ERIC Identifier: ED282860
Publication Date: 1987-00-00
Author:
Source: ERIC Clearinghouse on Teacher Education Washington DC.

So You Want To Be a Teacher. ERIC Digest 19.

Higher salaries, more jobs, and increased public interest in education are beginning to attract larger numbers of students to a teaching career. Students also want to experience the numerous challenges and rewards involved in educating our nation's youth. An adequate background for teaching requires the ability to work with others; skills such as competency in presenting subject matter; and appropriate academic preparation, which includes a bachelor's degree. The following question-answer sequence provides prospective teachers with information on teachers' responsibilities, how to become a teacher, teacher supply and demand, salaries, and working conditions.

WHAT DO TEACHERS DO?

Kindergarten and elementary school teachers play a vital role in children's development as they introduce the basics of many subjects and evaluate children's performance. Or, if a teacher specializes in one subject, such as music, he or she may teach music to several different classes in a single day. A teacher's work outside the classroom includes preparing lessons, grading papers, holding conferences with parents, and attending faculty meetings.

Secondary school teachers help students learn more about the subjects introduced in elementary school, about the world, and about the students themselves (U.S. Department of Labor, l986). They instruct students in a specific subject, such as mathematics or chemistry, and evaluate students' performance. In addition to classroom work, teachers prepare lessons, grade tests, and attend parent and faculty meetings.

WHAT CLASSES SHOULD HIGH SCHOOL STUDENTS TAKE IF THEY WANT TO ENTER COLLEGE TO BECOME TEACHERS?

Completing classes in the basic academic subjects of English, the arts, mathematics, science, social studies, and a foreign language provides a solid foundation for college (The College Board, 1983). Your high school counselor can help you select the specific classes that you will need for college admission.)

DO I HAVE TO GO TO A FOUR-YEAR COLLEGE TO BECOME A TEACHER?

All states require teachers to hold a bachelor's degree, which represents the completion of a four-year college program (Burks, 1986). You can begin your studies at a two-year college, however, and transfer to a four-year institution.

DO I NEED TO TAKE ANY SPECIAL COURSES DURING THE BACHELOR'S DEGREE PROGRAM IN ORDER TO BECOME A TEACHER?

Each state has its own requirements. All states require teachers to complete a state-approved teacher education program or a certain number of credit hours in specific education and subject matter courses. In the next few years, states may require prospective teachers to complete a five- or six-year program. If these programs are instituted, it is anticipated that more subject matter and fewer education courses will be offered at the undergraduate level.

HOW DO I FIND THE COLLEGES AND UNIVERSITIES THAT OFFER TEACHER EDUCATION PROGRAMS?

THE COLLEGE BOARD INDEX OF MAJORS 1986-87 (College Entrance Examination Board, 1986) and the CHRONICLE FOUR-YEAR COLLEGE DATABOOK (Chronicle Guidance Publications, Inc., 1984) are two sources of information on teacher education programs. The DATABOOK also provides information on choosing a school, such as size, location, costs, admission probability, and financial aid.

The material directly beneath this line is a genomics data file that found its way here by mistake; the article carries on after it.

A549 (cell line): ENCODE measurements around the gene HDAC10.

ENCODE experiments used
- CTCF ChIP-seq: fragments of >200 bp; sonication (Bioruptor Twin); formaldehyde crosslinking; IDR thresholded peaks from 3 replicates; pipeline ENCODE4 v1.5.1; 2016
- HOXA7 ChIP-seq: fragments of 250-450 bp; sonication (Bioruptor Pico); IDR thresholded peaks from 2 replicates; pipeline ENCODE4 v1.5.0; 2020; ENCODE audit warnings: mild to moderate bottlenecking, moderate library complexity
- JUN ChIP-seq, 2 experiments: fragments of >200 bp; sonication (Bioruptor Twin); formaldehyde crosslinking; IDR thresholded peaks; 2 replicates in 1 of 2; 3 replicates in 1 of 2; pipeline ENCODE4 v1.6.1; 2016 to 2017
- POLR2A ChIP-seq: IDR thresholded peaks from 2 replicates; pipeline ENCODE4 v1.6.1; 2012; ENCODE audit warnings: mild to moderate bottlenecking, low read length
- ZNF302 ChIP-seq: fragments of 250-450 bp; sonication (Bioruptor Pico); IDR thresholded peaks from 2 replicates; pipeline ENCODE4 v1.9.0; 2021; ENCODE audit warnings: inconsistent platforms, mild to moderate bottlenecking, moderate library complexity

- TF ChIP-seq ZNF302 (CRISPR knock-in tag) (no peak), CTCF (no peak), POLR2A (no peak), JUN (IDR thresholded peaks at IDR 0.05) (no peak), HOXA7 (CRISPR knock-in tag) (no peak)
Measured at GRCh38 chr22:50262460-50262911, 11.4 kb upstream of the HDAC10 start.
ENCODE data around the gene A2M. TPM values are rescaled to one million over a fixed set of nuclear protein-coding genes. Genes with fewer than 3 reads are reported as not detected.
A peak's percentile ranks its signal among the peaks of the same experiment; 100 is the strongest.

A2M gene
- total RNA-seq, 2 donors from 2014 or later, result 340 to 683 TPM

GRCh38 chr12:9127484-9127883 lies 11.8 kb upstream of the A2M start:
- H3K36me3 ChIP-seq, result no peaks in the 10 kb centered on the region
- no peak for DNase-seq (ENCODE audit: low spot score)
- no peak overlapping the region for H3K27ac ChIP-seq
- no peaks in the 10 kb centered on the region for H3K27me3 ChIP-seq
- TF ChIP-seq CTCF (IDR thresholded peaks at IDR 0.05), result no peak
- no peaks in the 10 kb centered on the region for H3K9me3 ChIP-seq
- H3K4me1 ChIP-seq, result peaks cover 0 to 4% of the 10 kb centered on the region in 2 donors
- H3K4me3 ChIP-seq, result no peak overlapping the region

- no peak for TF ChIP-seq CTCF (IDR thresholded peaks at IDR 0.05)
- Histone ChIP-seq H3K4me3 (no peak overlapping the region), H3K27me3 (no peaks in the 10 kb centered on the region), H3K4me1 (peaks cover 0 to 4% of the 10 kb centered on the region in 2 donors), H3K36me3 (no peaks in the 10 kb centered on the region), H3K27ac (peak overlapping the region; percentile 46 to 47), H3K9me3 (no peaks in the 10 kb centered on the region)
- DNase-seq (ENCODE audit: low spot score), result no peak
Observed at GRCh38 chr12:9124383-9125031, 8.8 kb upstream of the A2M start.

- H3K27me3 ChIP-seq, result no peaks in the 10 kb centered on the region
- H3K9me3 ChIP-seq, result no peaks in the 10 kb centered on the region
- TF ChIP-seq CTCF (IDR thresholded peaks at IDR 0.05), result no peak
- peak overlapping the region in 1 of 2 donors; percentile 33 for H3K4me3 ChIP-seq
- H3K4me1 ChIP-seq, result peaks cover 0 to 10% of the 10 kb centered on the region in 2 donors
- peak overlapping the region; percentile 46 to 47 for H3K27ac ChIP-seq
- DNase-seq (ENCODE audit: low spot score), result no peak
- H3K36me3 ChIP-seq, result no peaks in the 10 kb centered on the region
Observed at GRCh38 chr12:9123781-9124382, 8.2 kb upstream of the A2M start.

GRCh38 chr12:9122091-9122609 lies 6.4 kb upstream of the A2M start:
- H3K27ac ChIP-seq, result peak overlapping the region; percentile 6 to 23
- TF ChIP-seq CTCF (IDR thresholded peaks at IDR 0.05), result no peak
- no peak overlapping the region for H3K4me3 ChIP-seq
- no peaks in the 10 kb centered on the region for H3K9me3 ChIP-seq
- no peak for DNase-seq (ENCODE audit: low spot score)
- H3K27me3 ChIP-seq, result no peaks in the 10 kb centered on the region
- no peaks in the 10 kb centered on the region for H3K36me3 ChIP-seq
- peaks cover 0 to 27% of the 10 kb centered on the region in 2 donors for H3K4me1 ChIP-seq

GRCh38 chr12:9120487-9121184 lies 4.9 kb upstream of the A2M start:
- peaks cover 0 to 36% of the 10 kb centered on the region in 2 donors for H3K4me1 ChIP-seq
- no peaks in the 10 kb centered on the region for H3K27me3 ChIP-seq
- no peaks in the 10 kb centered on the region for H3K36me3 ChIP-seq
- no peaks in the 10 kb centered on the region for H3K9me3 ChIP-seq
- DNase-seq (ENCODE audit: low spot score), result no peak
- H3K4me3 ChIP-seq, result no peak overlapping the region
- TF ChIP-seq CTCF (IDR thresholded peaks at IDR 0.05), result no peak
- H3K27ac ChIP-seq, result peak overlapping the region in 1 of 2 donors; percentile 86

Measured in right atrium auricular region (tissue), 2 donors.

WHERE CAN I OBTAIN ADDITIONAL FINANCIAL AID INFORMATION?

A general guide to obtaining financial aid is available from the ERIC Clearinghouse on Higher Education, One Dupont Circle, Suite 630, Washington, DC 20036 (telephone 202-296-2597). The college or university financial aid office is an important source. For information about federal aid programs, write to Federal Student Aid Programs, DEA-85, Pueblo, Colorado 81009. For state assistance information, contact the state scholarship agency in your state capital.

AM I ADMITTED TO A TEACHER EDUCATION PROGRAM WHEN I AM ADMITTED TO COLLEGE?

Students usually are required to wait until their junior year of college to apply for admission to a teacher education program.

WHAT IS REQUIRED FOR ADMISSION TO A TEACHER EDUCATION PROGRAM DURING THE JUNIOR YEAR?

Most programs require personal interviews, completion of two years of courses in the arts and sciences, and a minimum grade point average. Some have test requirements.

WHAT COURSES DO I TAKE DURING THE FIRST TWO YEARS OF COLLEGE WHILE I AM WAITING TO GET INTO A TEACHER EDUCATION PROGRAM?

Freshmen and sophomores take basic courses required for graduation, such as English and history. Often they take introductory courses in education. Two-year college students should check with their college counselors to be sure they take courses that will be accepted for graduation credit at a four-year institution.

WHAT COURSES DO I TAKE AFTER BEING ADMITTED TO A TEACHER EDUCATION PROGRAM?

Required courses vary widely among the states. Generally, they include: a) professional education courses, such as the history and psychology of education; b) methods of teaching; and c) student teaching in an elementary or secondary school classroom.

AFTER I COMPLETE THE TEACHER EDUCATION PROGRAM AND BACHELOR'S DEGREE AM I ELIGIBLE TO RECEIVE A CREDENTIAL TO TEACH?

Many states grant provisional certification and expect candidates to undertake a paid internship, working with a master teacher in a school for up to a year.

Thirty-eight states require passing scores on teaching examinations before they will grant permission to teach. The National Teachers' Examination (NTE), administered through the Educational Testing Service, is the test used most often. The NTE includes a core battery that tests communication skills, general knowledge, and professional knowledge as well as specialty area tests that measure understanding of separate subject areas such as social studies or mathematics.